Reviews of

Matthew, Disciple and Scribe

In Baker Academic, Ben Hussung, Biblical Theology, Intertextuality, Matthew, New Testament, Patrick Schreiner on January 30, 2020 at 4:00 pm


2020.1.3 | Patrick Schreiner. Matthew, Disciple and Scribe: The First Gospel and Its Portrait of Jesus. Grand Rapids: Baker Academic, 2019. ISBN: 9780801099489.

Review by Ben Hussung, The Southern Baptist Theological Seminary.

Patrick Schreiner serves as Assistant Professor of New Testament Language and Literature at Western Seminary, and he has produced several compelling works early in his career. The latest of these is Matthew, Disciple and Scribe, in which he presents a thorough case for Matthew becoming “a teacher in the style of Jesus” (p. 2). More specifically, he argues, “Matthew expounds the wisdom of Jesus by becoming a scribe and teacher to future generations, mediating the instruction of his sage” (p. 2). Schreiner builds his arguments in two parts. In the first, he argues for Matthew’s identity as a scribe, outlining his convictions and methods, and in the second, he details Matthew’s scribal work, exploring Matthew’s presentation of Jesus in relation to David, Moses, Abraham, and Israel.

In Part 1, Schreiner argues that Matthew is the “discipled scribe,” who has been discipled by his teacher of wisdom, Jesus. Schreiner gives four reasons for viewing Jesus as a teacher of wisdom: (1) the Hebrew Scriptures’ promises of a “sapiential messiah,” (2) the titles of Jesus and his opponents, (3) the content of Jesus’ teaching, and (4) the context of Matthew 13 (pp. 14–20). Matthew himself becomes wise as he learns from his wise teacher or “sage-king” (p. 21). As a scribe, Matthew participates in four primary activities: (1) learning, (2) writing/interpreting, (3) distributing, and (4) teaching (p. 22). Schreiner essentially argues that Jesus has formed a new scribal school, seen through Matthew’s portrayal of Jesus, his correlation between scribes and disciples, and his negative portrayal of the Jerusalem scribal school (p. 35). The purpose of the scribe of Jesus, however, is not simply to convey wisdom but also to form a type of person. Matthew, then, serves as Jesus’ representative, transmitting his message of wisdom in order to shape disciples of Jesus (p. 36).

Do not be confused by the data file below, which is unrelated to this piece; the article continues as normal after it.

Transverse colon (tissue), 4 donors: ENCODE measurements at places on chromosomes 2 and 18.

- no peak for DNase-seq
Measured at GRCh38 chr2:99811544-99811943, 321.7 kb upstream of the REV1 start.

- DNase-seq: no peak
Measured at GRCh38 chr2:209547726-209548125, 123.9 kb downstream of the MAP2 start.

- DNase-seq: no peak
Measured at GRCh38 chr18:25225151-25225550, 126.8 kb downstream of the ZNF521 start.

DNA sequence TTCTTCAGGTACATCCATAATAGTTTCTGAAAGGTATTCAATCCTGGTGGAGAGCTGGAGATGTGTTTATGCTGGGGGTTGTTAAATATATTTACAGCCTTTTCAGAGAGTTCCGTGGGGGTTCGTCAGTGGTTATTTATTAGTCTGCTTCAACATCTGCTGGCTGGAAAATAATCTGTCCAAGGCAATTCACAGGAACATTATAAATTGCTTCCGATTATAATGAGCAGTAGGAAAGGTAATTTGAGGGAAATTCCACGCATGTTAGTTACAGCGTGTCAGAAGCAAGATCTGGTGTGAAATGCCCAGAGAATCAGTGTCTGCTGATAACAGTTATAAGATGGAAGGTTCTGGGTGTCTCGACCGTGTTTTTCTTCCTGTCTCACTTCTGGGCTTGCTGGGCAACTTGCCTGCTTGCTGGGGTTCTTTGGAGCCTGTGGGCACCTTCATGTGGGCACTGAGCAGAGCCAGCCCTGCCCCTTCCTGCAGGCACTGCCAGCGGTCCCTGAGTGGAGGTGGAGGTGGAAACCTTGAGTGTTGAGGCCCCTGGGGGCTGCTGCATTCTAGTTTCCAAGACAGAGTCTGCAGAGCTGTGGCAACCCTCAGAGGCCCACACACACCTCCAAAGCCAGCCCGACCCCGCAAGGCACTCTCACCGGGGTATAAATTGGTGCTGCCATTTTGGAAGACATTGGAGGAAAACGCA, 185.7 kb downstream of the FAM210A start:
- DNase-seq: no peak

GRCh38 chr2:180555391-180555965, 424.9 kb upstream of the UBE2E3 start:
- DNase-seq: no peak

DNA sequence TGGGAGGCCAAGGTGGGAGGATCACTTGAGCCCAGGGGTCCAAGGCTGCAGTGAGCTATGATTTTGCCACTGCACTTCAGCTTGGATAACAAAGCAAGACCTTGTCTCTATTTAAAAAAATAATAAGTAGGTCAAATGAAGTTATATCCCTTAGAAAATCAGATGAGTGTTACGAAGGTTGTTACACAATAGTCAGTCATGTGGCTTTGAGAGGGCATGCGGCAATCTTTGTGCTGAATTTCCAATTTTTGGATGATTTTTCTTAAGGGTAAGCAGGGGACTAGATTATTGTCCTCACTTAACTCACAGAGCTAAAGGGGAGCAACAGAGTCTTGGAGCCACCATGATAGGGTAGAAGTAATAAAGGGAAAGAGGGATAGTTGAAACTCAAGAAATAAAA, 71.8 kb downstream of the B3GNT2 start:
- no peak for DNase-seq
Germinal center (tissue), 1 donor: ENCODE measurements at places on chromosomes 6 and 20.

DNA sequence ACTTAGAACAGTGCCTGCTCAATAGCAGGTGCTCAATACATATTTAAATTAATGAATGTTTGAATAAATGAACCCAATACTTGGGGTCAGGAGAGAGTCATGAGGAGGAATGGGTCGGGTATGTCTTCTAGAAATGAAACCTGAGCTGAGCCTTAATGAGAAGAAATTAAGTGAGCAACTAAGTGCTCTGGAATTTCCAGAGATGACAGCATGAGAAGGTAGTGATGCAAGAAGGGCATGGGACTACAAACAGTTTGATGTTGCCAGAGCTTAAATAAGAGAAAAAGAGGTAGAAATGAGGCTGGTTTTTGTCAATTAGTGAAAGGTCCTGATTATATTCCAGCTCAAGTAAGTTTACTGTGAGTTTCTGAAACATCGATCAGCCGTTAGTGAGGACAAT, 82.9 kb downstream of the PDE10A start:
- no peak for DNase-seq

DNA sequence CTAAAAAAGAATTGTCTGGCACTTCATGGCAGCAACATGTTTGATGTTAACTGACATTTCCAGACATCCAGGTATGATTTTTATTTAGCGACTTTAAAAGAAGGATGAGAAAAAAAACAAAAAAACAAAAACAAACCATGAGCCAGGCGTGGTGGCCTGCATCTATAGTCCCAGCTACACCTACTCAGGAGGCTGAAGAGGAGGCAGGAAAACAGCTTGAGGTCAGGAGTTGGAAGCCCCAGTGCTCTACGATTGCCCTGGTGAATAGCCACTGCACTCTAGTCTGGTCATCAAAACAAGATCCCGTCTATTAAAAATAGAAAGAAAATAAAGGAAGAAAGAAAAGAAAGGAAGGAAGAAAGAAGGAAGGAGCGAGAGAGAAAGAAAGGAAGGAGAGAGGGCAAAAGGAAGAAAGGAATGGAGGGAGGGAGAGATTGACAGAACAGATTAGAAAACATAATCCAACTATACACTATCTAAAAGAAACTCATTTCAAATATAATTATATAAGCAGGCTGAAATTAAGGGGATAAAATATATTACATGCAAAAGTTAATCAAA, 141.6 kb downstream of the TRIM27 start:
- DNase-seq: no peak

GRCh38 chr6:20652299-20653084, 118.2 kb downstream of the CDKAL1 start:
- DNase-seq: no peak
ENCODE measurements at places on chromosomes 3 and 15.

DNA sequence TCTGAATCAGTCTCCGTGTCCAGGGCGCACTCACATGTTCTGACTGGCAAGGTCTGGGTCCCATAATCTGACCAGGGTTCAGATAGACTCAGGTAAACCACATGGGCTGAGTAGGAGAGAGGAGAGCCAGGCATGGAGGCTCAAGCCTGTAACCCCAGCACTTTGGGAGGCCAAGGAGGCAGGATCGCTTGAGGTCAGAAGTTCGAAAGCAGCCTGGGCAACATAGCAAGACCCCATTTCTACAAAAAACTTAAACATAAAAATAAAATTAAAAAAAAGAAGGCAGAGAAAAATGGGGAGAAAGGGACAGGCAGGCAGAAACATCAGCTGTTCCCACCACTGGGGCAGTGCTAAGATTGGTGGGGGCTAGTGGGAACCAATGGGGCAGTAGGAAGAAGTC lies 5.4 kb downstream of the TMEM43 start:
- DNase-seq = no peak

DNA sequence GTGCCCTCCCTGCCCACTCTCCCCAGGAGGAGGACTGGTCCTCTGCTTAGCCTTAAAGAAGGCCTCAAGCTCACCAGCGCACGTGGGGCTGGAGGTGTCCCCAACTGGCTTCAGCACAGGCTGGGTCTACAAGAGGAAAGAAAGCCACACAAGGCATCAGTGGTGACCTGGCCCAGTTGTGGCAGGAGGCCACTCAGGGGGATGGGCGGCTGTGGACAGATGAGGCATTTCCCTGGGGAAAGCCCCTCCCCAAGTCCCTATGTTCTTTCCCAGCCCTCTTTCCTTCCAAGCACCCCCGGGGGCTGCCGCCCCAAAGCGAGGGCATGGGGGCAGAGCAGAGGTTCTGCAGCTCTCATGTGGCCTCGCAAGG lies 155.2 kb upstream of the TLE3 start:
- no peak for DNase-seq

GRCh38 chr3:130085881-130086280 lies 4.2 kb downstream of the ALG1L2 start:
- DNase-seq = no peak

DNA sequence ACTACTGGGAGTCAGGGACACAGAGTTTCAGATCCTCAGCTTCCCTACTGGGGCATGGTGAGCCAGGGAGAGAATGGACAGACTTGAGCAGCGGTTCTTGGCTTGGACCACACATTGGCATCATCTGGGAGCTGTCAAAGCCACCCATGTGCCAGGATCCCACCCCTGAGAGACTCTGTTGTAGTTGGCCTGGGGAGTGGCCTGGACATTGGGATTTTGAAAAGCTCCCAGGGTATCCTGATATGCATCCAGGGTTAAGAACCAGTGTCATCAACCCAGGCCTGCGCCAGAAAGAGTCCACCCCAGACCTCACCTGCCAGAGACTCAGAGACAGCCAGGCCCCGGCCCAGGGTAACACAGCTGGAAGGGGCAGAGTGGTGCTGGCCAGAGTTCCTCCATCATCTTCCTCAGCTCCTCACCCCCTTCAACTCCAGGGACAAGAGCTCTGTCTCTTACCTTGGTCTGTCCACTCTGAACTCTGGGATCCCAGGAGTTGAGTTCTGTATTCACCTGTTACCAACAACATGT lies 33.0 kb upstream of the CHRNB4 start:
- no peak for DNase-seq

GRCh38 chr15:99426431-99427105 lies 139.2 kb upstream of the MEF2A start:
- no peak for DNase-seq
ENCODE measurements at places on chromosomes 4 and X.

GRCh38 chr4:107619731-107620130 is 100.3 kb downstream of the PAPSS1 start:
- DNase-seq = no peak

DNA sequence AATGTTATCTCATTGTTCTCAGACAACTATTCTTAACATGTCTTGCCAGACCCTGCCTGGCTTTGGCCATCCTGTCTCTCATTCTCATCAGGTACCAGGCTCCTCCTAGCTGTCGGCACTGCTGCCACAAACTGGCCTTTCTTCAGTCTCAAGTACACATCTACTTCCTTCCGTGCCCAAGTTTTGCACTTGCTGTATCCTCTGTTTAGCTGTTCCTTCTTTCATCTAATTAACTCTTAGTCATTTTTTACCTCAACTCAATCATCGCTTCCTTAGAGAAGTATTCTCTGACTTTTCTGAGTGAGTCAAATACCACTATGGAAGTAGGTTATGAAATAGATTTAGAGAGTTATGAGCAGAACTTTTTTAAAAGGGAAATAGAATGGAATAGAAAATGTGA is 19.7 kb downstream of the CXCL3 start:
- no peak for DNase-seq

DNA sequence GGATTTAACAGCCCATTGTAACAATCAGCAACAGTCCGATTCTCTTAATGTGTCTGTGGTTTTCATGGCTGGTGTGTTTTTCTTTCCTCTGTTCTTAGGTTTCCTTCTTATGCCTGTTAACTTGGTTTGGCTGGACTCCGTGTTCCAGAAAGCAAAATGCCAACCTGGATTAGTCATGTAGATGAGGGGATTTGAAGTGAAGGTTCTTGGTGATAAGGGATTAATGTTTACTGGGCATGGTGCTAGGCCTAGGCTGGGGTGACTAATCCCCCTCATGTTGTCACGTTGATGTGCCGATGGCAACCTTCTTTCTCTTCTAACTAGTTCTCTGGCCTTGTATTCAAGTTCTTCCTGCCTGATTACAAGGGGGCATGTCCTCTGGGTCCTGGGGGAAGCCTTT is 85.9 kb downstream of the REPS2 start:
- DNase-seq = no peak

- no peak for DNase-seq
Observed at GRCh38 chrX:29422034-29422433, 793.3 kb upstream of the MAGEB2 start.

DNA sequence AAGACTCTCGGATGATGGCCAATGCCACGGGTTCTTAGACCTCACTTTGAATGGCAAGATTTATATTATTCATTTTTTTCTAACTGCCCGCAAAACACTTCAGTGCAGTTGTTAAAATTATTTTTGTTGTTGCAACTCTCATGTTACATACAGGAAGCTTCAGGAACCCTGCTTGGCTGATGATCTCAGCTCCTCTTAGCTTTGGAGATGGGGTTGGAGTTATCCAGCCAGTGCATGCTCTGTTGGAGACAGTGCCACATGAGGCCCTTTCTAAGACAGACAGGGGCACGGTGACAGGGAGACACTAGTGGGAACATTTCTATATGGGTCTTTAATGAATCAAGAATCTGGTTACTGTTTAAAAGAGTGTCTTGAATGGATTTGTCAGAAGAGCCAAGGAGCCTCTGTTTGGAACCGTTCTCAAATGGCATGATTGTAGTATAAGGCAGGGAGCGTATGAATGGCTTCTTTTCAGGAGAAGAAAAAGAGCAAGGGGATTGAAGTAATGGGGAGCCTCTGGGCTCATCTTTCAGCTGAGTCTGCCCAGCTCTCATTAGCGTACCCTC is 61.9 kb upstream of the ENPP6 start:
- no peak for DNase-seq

Schreiner then shifts to discuss Matthew’s convictions and methods as a scribe. Fundamentally, Matthew learned from Jesus that “the arrival of the apocalyptic sage-messiah fulfills the hopes of Israel; this results in the unification of Jewish history” (pp. 37–38). Matthew primarily uses his gospel-narration through shadow stories to convey this fulfillment. Shadow stories use quotes, allusions, and echoes—rather than “word” connections alone—to portray Jesus’ fulfillment of the Hebrew Scriptures (p. 55). Matthew reads backward and forward, both receiving meanings from Old Testament texts and producing meanings in earlier texts only revealed retrospectively (p. 57). As the discipled scribe, Matthew has learned from the wisest exegete and now beautifully crafts the story of Jesus, drawing out treasures both new and old.